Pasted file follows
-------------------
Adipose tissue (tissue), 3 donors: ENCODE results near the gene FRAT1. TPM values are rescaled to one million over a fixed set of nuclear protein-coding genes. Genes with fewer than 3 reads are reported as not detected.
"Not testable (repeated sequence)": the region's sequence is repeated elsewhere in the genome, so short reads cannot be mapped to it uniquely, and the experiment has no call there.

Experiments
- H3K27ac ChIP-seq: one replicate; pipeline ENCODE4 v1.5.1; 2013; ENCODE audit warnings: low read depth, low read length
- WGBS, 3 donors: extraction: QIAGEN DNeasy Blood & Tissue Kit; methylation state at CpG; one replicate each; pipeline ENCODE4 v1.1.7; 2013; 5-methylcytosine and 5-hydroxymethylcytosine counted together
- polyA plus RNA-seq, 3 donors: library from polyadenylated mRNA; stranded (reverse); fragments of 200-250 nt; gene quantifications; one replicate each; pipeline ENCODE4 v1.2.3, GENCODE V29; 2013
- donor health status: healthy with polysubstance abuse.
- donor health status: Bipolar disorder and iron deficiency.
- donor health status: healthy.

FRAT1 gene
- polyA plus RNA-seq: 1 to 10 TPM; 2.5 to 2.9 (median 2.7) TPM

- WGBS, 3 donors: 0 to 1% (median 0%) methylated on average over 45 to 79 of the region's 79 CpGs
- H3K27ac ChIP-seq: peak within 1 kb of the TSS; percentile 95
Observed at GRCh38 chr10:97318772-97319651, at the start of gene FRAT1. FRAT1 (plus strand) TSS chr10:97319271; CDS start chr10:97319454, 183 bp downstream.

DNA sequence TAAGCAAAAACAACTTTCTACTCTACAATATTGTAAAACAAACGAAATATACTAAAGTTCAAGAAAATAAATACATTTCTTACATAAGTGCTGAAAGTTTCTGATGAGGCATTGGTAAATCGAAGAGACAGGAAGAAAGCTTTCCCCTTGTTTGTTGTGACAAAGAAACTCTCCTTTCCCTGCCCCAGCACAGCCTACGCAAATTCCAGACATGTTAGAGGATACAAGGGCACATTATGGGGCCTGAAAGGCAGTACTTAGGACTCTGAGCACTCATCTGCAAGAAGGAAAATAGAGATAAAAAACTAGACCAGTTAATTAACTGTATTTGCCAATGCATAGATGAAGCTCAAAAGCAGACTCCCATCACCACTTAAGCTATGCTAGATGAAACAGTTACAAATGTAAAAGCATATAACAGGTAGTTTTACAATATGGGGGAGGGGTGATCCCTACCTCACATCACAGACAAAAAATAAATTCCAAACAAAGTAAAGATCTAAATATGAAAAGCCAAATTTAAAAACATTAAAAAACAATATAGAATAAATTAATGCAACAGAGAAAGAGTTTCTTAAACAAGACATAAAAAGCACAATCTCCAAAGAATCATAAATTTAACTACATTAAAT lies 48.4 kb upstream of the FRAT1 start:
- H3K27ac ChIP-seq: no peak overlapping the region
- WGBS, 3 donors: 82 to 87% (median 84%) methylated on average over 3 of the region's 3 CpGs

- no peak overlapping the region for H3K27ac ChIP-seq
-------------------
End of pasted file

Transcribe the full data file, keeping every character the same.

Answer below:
Adipose tissue (tissue), 3 donors: ENCODE results near the gene FRAT1. TPM values are rescaled to one million over a fixed set of nuclear protein-coding genes. Genes with fewer than 3 reads are reported as not detected.
"Not testable (repeated sequence)": the region's sequence is repeated elsewhere in the genome, so short reads cannot be mapped to it uniquely, and the experiment has no call there.

Experiments
- H3K27ac ChIP-seq: one replicate; pipeline ENCODE4 v1.5.1; 2013; ENCODE audit warnings: low read depth, low read length
- WGBS, 3 donors: extraction: QIAGEN DNeasy Blood & Tissue Kit; methylation state at CpG; one replicate each; pipeline ENCODE4 v1.1.7; 2013; 5-methylcytosine and 5-hydroxymethylcytosine counted together
- polyA plus RNA-seq, 3 donors: library from polyadenylated mRNA; stranded (reverse); fragments of 200-250 nt; gene quantifications; one replicate each; pipeline ENCODE4 v1.2.3, GENCODE V29; 2013
- donor health status: healthy with polysubstance abuse.
- donor health status: Bipolar disorder and iron deficiency.
- donor health status: healthy.

FRAT1 gene
- polyA plus RNA-seq: 1 to 10 TPM; 2.5 to 2.9 (median 2.7) TPM

- WGBS, 3 donors: 0 to 1% (median 0%) methylated on average over 45 to 79 of the region's 79 CpGs
- H3K27ac ChIP-seq: peak within 1 kb of the TSS; percentile 95
Observed at GRCh38 chr10:97318772-97319651, at the start of gene FRAT1. FRAT1 (plus strand) TSS chr10:97319271; CDS start chr10:97319454, 183 bp downstream.

DNA sequence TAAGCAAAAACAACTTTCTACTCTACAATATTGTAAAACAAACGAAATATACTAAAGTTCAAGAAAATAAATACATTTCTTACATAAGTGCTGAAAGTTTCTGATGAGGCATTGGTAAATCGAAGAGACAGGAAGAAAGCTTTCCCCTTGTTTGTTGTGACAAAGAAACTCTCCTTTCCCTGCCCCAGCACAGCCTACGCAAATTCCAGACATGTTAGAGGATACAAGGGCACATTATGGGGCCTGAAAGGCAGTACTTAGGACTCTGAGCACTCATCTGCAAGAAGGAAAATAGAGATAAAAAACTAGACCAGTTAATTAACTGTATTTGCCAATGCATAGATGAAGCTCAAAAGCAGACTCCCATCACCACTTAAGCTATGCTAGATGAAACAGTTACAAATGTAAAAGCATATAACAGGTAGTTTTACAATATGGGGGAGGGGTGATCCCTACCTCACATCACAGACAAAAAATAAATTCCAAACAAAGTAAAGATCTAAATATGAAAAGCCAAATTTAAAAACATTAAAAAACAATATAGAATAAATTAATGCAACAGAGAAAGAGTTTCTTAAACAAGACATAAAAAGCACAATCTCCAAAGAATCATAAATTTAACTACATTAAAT lies 48.4 kb upstream of the FRAT1 start:
- H3K27ac ChIP-seq: no peak overlapping the region
- WGBS, 3 donors: 82 to 87% (median 84%) methylated on average over 3 of the region's 3 CpGs

- no peak overlapping the region for H3K27ac ChIP-seq